Most former Georgia football players would do anything to put the pads on between the hedges just one more time.
Hardly any of them ever get the chance. But on April 21, 1984, at 46 years young, Leroy Dukes got his.
Playing linebacker on a team made up of former Georgia players, he took the field in a jersey that no longer covered his growing gut. He crouched down into his stance, grabbed a handful of monopoly money he had stuffed in his pants and began waving it at the opposing offensive linemen, pleading with them to allow a free path to his son.
David Dukes, 19 at the time, was a redshirt freshman quarterback appearing in his first G-Day game. Most players on the team were worried about earning some playing time come fall, but on this play, David Dukes had only his father to worry about.
“When we broke the huddle, I looked across the line of scrimmage and see this round man waving money at the offensive linemen to try to get them to let him through to tackle me,” David Dukes said.
Leroy Dukes burst through the line well before the ball was snapped and lined up the hit he so desperately wanted.
“He grabbed me and started pulling me backwards (sic) and said, ‘You’ve got to go down, you’ve got to go down,’” the younger Dukes said. “I said, ‘Over my dead body.’”
After Leroy Dukes’ failed tackle attempt, he made his way to the sideline and promptly removed his pads with a chuckle.
“That’s what his whole goal was,” David Dukes said. “He wanted to sack his son, the quarterback.”
David Dukes’ story is one of many that characterized the hilarious, wildly entertaining and borderline inappropriate backyard football game that was played in Sanford Stadium in place of an intrasquad scrimmage in 1984.
But how and why did it happen?
Shallow depth chart
Just a few years removed from a national title, the Georgia Bulldogs went into the spring of 1984 with a threadbare roster. Several injuries had left the depth chart a bit shallow, and head coach Vince Dooley didn’t think he had enough healthy players to stage a proper spring game.
“Dooley addressed the team and said that due to our injuries, he thought it would be appropriate to bring back some alumni players and have a game against them,” David Dukes said. “We all kind of chuckled and said that’s fine.”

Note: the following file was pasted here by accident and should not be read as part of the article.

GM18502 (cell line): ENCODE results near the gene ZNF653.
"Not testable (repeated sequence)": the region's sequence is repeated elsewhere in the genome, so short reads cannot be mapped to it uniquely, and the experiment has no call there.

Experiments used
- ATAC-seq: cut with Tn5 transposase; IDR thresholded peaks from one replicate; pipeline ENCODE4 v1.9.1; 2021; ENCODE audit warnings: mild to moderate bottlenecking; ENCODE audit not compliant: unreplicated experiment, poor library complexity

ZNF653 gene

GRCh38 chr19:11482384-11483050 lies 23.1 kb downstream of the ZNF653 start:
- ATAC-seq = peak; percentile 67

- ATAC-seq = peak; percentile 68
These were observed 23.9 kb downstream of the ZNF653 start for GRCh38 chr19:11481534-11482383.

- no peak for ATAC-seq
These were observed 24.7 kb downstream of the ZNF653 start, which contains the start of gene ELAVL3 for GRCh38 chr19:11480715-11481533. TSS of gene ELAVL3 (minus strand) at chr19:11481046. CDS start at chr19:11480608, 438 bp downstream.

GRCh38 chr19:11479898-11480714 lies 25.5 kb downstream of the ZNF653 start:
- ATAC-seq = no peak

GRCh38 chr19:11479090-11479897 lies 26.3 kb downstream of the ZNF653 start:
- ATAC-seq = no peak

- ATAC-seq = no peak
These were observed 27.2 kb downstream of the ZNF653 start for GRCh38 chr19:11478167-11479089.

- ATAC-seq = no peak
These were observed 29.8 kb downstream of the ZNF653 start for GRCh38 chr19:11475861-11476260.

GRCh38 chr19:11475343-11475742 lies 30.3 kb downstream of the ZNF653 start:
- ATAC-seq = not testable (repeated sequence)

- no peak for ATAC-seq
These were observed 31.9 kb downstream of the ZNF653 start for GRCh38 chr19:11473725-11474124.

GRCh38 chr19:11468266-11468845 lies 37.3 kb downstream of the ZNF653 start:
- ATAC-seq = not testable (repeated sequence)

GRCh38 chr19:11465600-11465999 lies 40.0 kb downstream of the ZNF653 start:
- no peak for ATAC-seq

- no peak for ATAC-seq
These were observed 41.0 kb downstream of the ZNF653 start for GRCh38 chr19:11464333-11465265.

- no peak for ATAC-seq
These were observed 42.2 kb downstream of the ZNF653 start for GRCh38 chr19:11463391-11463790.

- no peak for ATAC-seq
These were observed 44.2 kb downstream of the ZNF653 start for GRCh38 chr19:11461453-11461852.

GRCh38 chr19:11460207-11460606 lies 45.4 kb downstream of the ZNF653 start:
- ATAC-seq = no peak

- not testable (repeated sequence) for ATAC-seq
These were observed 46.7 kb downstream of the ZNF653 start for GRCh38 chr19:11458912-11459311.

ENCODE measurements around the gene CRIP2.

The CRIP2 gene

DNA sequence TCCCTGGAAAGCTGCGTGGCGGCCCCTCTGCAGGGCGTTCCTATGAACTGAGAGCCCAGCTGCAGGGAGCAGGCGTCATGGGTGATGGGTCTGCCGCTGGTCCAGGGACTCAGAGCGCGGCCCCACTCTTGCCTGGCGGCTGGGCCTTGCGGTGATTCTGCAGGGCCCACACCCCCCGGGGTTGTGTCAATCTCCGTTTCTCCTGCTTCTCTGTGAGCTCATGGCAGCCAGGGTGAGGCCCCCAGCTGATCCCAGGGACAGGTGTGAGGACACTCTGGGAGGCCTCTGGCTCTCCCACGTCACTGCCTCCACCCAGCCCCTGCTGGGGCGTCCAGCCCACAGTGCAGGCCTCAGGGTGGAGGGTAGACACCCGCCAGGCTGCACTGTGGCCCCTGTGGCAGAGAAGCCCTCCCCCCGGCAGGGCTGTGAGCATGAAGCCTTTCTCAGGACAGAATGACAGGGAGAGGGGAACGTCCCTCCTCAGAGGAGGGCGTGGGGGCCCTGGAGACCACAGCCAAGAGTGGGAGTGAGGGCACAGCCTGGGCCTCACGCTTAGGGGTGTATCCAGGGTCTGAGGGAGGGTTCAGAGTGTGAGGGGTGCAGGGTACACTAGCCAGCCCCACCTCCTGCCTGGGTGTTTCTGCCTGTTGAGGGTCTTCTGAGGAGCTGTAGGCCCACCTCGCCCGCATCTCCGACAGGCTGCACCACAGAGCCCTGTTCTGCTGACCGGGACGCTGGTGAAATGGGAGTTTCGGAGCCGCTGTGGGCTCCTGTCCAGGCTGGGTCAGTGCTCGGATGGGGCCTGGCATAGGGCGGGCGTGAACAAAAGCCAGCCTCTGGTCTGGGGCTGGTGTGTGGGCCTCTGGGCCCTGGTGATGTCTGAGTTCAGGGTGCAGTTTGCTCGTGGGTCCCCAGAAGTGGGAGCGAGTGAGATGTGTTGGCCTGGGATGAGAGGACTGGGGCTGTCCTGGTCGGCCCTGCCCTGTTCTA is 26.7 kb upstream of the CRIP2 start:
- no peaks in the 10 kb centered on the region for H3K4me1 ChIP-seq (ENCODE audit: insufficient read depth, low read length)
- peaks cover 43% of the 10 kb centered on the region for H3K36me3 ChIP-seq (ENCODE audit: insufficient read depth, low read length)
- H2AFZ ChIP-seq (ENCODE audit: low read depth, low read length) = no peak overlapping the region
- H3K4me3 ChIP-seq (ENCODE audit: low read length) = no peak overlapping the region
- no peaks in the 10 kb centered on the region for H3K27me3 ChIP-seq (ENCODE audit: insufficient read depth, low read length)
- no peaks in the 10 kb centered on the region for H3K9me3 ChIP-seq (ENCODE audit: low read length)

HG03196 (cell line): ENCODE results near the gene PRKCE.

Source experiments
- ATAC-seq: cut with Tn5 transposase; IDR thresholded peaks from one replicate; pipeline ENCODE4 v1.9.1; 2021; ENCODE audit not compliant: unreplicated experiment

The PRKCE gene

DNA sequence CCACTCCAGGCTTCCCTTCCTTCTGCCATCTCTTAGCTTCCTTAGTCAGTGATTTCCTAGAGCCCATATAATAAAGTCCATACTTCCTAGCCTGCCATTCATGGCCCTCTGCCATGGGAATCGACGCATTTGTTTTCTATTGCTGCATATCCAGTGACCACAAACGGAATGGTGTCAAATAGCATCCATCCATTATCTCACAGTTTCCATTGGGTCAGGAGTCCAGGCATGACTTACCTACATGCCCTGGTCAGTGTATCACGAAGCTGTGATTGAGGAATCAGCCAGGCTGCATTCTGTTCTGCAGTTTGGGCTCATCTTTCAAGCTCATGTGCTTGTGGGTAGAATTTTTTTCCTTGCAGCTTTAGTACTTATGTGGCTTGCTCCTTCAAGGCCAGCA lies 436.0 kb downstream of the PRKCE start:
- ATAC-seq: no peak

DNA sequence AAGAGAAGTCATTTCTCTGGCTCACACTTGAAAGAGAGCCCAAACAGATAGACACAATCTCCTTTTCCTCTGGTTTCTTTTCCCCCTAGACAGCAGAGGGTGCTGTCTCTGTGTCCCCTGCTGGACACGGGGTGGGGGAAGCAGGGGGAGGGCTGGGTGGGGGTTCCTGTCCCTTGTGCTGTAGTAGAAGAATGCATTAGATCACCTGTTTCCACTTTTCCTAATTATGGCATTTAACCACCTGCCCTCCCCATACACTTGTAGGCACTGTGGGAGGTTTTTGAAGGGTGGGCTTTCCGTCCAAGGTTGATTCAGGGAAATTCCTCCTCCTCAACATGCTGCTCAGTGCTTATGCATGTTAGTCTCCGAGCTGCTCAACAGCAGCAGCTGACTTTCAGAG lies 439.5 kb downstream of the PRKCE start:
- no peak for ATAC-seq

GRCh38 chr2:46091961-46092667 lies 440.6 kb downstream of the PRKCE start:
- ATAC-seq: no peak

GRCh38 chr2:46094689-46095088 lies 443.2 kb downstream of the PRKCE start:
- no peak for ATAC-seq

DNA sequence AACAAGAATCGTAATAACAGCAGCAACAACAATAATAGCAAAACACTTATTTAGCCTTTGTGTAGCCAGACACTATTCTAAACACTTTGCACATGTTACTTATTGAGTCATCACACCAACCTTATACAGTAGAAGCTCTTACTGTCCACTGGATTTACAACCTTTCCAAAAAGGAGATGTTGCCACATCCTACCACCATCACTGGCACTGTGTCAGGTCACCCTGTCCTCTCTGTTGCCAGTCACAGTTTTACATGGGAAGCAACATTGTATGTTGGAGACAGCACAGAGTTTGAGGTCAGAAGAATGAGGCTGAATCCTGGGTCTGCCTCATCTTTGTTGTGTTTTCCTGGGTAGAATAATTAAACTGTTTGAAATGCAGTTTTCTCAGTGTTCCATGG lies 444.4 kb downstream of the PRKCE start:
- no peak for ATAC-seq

Rick Fromm, who was a safety on that year’s team, was excited about the matchup.
“When we first heard about it we were thinking ‘Oh, we’re gonna kill these guys,’” he said.
Fromm may have anticipated a cake walk, but David Dukes and some of the other players knew better.
“Some of these guys who had just graduated were on the national championship team and won three-straight SEC championships,” David Dukes said. “It wasn’t like we were going to just run over these guys.”
One of “those guys," was Mitch Frix, who had only just wrapped up his playing career as the long snapper two seasons prior in 1982.
“I was still in pretty decent shape,” Frix said. “A lot of the guys my age did come back and play, but a lot of the older guys came back and played too. There were some guys in their 40s that I remember thinking, ‘Gosh, I can’t believe these guys are going to try to play.’”
Not only did these old guys play, but they also scored.
After the opening kickoff, the alumni offense took the field at the 35-yard line.
They didn’t wait long to use a trick play.
“On the very first play we had a guy on the sideline 15 yards downfield come run behind everybody and complete a pass,” Frix said. “They couldn’t figure out where that guy came from. Nobody ever caught on — no instant replay back then.”
Quarterback Tommy Lewis, who last played at Georgia in 1983, connected with wide receiver Kent Lawrence, who last played in 1968. Lawrence ran all the way down inside the 5-yard line. The alumni scored on the ensuing play.
Fromm remembers the reaction on the opposite sideline.
“The coaches went ballistic,” he said.
Frix doesn’t remember the score of the game going into halftime, but he remembers the beer.
“Coming in at halftime we had a stinking keg in the locker room,” Frix said. “We popped it at halftime and a lot of the older guys had them a few beers before going back out for the second half.”
Despite the hydration, or maybe because of it, the difference in the fitness and conditioning between the two sides began to appear in the second half. The players took control of the scrimmage and they went on to defeat the alumni.
Despite the loss, Frix said he and the alumni enjoyed themselves immensely.
“It ended up being a really good thing,” he said.
It wasn’t just fun for the old guys though. Fromm enjoyed it so much that it inspired him to play in the next alumni vs. players game in the spring of 1989.
“I always heard coaches say, ‘Oh, what I’d give to put the pads on again’ and I figured they were all liars,” Fromm said. “But I really did like it.”
David Dukes joined him on the alumni team that year as well.
“We were out there just trying to have a good time and relive some memories,” he said.
The dozens of alumni and players who graced the field in 1984 and 1989 all took something different away from those days in Sanford Stadium. For David Dukes, it was a memory that he and his father would laugh about until Leroy died in 2008. For Fromm, it was a chance to enjoy a game without the pressure of earning playing time.
But for Frix, the game taught him something else.
“It made you realize there’s a lot of good people that have worn the red and black,” Frix said.